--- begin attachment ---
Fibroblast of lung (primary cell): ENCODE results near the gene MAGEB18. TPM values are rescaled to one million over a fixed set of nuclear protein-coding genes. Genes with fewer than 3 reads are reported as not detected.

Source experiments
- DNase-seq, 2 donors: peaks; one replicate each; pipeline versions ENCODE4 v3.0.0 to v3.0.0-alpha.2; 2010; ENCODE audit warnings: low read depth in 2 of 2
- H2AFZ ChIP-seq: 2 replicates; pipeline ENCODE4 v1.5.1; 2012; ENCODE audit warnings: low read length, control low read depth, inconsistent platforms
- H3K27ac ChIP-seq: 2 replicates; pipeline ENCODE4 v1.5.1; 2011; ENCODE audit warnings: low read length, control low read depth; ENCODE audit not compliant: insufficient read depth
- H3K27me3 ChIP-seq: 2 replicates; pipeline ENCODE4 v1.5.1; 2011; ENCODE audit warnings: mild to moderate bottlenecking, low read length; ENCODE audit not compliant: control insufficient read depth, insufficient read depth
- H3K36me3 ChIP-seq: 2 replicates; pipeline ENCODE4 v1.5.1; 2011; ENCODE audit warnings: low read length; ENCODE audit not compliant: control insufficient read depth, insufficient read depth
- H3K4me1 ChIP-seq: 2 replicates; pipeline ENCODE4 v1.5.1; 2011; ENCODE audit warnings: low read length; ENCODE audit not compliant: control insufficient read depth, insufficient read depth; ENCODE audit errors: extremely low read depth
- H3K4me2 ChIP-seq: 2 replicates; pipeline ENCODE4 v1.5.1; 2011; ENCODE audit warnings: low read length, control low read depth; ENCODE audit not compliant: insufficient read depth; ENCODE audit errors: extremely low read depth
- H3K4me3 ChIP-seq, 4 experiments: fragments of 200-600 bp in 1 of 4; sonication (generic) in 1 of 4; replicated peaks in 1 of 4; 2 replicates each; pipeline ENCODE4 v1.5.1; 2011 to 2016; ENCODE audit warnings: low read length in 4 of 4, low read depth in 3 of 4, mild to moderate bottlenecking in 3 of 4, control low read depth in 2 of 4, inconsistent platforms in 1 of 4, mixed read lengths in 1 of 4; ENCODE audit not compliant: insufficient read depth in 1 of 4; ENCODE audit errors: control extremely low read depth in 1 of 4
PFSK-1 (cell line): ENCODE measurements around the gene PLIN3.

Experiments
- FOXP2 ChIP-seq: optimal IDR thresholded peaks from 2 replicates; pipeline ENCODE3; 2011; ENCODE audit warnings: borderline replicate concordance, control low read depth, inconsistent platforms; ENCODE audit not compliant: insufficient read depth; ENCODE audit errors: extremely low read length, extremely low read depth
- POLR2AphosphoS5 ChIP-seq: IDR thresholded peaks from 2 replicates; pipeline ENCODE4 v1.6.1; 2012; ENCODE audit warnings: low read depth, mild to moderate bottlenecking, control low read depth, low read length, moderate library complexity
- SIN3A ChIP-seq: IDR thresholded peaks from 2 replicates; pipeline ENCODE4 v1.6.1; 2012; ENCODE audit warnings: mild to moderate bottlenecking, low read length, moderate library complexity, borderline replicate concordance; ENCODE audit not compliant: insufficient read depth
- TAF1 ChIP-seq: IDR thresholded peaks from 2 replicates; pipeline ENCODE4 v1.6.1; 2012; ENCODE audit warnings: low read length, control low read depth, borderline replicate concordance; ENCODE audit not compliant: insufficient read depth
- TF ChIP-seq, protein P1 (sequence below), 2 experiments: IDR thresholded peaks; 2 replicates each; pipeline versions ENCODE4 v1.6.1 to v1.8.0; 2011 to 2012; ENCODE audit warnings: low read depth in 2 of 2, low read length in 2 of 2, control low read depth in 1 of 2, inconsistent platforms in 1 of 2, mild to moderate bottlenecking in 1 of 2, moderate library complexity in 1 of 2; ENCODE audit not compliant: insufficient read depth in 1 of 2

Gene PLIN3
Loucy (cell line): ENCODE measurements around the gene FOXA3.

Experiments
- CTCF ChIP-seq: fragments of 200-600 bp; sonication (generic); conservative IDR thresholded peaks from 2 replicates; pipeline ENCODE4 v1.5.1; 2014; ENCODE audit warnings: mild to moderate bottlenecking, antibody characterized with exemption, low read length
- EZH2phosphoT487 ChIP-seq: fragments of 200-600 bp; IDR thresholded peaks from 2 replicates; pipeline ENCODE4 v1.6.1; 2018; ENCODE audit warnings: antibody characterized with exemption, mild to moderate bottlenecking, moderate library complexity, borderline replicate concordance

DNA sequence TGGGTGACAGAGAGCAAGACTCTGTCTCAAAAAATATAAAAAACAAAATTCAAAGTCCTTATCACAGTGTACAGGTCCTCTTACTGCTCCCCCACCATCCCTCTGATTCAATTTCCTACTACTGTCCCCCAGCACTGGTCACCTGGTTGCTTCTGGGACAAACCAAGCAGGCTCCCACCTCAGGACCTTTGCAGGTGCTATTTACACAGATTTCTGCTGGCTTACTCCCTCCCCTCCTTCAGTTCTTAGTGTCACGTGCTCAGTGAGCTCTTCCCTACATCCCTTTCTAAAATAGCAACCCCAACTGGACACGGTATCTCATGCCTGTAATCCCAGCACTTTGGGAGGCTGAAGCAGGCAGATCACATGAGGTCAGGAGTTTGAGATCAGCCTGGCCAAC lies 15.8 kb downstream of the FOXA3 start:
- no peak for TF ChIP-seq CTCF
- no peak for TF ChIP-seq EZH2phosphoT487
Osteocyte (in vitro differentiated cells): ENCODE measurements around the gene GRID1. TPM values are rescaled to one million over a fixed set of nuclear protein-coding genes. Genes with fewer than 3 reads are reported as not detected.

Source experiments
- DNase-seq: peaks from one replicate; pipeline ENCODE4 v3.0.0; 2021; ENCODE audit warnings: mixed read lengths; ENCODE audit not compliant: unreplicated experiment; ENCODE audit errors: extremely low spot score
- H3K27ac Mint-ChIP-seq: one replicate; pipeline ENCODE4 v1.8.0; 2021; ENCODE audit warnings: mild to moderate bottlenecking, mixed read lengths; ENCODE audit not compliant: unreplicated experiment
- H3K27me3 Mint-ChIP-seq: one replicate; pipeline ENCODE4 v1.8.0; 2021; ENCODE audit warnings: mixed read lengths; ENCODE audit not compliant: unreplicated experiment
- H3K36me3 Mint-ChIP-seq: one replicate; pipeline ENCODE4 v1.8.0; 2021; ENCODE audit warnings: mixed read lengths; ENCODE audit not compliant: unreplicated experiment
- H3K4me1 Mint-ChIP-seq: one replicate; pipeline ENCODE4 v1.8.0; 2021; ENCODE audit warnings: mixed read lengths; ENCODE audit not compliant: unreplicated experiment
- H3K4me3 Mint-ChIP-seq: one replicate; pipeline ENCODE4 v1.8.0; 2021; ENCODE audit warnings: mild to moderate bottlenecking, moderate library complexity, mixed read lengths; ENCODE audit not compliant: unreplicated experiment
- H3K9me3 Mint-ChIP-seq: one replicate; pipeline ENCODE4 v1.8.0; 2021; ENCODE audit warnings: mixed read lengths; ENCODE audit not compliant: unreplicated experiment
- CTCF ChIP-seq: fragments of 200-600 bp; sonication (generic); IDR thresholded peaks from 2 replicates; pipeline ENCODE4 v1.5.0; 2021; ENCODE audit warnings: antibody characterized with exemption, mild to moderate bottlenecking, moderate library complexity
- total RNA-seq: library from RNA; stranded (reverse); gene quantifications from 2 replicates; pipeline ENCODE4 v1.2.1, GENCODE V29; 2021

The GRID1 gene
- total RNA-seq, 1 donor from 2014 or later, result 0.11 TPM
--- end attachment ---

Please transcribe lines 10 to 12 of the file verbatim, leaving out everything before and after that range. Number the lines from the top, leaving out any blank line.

- H3K4me3 ChIP-seq, 4 experiments: fragments of 200-600 bp in 1 of 4; sonication (generic) in 1 of 4; replicated peaks in 1 of 4; 2 replicates each; pipeline ENCODE4 v1.5.1; 2011 to 2016; ENCODE audit warnings: low read length in 4 of 4, low read depth in 3 of 4, mild to moderate bottlenecking in 3 of 4, control low read depth in 2 of 4, inconsistent platforms in 1 of 4, mixed read lengths in 1 of 4; ENCODE audit not compliant: insufficient read depth in 1 of 4; ENCODE audit errors: control extremely low read depth in 1 of 4
PFSK-1 (cell line): ENCODE measurements around the gene PLIN3.

Experiments